What is your current position?
I am currently a postdoctoral fellow in the Golden Lab at Brigham and Women’s Hospital at Harvard Medical School. My research is currently focused on mitochondrial dynamics during neuronal development. I am interested in how mitochondrial dysfunction in neurons can lead to early onset epilepsy.
How did the Neuroscience Graduate Program prepare you for your postdoctoral studies and beyond?
The WVU Neuroscience Graduate Program paved the way for my postdoctoral studies in several ways. First, the program challenged me to learn new techniques and showed me how to design innovative experiments to find answers to the questions I posed for my project. The program also provided me with contacts and collaborations both inside and outside WVU. Last, but definitely not least, it blessed me with lifelong friendships and the ability to be an independent thinker.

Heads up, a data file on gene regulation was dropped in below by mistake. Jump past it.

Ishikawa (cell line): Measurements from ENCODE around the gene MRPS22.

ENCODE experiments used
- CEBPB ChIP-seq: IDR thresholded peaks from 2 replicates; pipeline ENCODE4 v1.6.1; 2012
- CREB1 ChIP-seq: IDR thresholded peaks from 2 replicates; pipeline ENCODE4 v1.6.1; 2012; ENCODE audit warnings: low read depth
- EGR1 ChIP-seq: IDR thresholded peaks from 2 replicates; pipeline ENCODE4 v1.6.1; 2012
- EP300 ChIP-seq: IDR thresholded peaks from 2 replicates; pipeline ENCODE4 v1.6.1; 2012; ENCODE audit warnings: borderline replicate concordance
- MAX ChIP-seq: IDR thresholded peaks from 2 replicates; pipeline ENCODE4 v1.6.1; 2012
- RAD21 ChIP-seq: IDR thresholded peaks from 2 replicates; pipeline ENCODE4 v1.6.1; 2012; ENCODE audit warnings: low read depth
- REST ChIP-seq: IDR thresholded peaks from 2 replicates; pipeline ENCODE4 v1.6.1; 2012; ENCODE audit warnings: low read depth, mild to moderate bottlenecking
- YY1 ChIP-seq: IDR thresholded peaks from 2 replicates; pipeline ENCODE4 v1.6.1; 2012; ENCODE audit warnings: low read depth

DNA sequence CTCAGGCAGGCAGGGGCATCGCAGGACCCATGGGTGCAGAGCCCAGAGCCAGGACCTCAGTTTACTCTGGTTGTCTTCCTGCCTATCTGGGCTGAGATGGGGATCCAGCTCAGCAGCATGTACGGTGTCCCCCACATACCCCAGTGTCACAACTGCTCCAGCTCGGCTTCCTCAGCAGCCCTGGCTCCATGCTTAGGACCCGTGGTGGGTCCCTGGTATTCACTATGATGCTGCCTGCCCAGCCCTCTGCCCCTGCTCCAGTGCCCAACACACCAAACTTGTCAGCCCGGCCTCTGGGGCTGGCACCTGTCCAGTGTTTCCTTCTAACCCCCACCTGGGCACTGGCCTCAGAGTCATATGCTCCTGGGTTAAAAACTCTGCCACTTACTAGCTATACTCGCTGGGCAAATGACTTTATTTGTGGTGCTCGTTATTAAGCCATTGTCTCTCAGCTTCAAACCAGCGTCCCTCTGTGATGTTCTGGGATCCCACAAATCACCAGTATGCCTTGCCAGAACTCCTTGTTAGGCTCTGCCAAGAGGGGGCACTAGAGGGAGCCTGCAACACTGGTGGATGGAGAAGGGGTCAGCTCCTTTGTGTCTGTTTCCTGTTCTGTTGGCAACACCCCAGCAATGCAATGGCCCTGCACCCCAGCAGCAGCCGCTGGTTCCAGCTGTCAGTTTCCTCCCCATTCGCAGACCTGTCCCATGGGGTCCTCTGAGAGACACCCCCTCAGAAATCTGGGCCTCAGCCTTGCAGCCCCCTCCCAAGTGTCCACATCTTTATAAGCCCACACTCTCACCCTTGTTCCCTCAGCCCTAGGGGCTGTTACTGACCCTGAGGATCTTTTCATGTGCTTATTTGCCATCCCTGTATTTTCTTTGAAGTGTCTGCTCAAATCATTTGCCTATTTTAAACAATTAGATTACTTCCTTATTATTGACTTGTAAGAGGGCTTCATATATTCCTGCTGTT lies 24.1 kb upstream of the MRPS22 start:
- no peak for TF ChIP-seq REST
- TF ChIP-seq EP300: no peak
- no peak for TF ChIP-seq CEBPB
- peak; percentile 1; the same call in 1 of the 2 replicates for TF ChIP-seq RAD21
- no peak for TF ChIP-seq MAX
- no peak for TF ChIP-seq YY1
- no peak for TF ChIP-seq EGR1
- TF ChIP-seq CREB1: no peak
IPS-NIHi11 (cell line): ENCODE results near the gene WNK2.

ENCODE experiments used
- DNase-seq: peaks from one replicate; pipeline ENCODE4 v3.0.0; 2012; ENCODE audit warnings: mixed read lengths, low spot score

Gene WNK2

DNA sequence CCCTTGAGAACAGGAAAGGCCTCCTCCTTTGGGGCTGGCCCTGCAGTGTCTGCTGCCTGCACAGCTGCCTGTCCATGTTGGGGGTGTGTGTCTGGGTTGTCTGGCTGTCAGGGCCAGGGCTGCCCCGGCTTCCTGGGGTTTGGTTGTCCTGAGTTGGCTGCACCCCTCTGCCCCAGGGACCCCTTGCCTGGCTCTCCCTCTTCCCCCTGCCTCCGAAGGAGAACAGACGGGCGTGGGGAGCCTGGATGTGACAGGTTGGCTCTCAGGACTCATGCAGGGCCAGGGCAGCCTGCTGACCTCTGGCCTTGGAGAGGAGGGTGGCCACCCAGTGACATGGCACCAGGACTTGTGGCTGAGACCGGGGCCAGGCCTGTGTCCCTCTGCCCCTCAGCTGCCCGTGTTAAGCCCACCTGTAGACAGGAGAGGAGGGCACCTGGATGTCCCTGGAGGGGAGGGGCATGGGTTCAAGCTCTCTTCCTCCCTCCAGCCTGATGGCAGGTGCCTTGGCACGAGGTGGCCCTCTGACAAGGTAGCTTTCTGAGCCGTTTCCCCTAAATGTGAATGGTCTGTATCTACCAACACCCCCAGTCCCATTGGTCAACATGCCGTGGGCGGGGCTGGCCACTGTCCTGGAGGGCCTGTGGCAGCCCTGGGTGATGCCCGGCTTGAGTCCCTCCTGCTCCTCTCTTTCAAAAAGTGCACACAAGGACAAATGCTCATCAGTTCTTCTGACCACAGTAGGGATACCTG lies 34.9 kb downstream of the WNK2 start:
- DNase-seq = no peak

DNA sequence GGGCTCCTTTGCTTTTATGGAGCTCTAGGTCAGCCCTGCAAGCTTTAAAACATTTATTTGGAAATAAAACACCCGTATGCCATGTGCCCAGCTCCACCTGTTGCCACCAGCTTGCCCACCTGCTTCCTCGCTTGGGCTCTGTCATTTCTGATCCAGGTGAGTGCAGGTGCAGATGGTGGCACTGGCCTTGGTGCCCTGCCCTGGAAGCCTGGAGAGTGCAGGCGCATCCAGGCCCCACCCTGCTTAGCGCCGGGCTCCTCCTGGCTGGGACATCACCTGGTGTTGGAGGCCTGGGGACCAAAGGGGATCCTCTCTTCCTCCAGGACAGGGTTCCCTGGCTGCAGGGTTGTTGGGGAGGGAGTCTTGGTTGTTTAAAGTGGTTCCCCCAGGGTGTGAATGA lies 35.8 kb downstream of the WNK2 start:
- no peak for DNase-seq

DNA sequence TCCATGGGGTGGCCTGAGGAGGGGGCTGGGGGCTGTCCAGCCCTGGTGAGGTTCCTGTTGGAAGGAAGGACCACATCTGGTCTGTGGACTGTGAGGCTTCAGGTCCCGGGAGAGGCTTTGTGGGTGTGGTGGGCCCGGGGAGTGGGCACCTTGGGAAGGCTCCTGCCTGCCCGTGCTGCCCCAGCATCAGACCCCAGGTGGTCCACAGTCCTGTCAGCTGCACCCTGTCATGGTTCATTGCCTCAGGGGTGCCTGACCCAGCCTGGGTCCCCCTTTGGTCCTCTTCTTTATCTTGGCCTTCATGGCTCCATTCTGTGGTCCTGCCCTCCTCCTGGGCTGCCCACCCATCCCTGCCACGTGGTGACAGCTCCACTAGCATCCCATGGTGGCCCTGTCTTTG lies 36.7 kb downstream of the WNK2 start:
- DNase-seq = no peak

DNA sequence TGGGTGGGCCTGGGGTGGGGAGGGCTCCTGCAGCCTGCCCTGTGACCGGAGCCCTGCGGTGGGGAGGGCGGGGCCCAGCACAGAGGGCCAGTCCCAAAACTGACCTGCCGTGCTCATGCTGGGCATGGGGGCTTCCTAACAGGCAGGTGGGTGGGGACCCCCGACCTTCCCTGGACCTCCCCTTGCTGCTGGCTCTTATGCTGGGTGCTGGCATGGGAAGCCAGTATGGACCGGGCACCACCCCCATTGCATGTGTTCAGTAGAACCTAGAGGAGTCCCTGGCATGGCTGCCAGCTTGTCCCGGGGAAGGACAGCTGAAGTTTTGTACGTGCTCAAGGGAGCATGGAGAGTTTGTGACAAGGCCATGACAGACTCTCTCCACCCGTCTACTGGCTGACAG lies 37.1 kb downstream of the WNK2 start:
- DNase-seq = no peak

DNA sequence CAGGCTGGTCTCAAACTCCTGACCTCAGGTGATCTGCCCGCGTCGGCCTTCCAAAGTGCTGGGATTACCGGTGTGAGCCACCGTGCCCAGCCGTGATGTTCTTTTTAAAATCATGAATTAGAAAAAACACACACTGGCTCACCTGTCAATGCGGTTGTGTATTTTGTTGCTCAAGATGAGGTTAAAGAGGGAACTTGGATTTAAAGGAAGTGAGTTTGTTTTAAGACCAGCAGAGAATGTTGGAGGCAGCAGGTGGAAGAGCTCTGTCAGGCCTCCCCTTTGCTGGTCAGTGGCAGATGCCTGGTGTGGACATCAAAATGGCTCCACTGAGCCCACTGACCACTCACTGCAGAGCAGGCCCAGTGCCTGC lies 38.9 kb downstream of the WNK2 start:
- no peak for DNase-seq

What advice would you give to someone getting their Ph.D. in Neuroscience at WVU?
I would say to take advantage of every opportunity you get to present and receive feedback on your work. This will help to shape your own projects and papers. Students should also go to talks that are not directly related to their field because they may spark new ideas for personal projects. Talk to visiting speakers, visit posters when you go to conferences, and get to know people in your field. You never know when you might be able to collaborate with the people you meet or spark up an idea that would lead to an interesting postdoctoral project. Finally, students need to network, network, network!
What was your favorite experience or best memory during your time in the Neuroscience Graduate Program at WVU?
My favorite memory was watching GFP-labeled neurons migrate through a brain slice for the first time. It was then that I appreciated the finesse that went into an experiment and the excitement of what I could learn from it.
What, if anything, would you have done anything differently while a student?
I think if I had to do anything differently, I would have learned a programming language during graduate school. Computational techniques are becoming more and more of a useful tool even in the molecular biological sciences.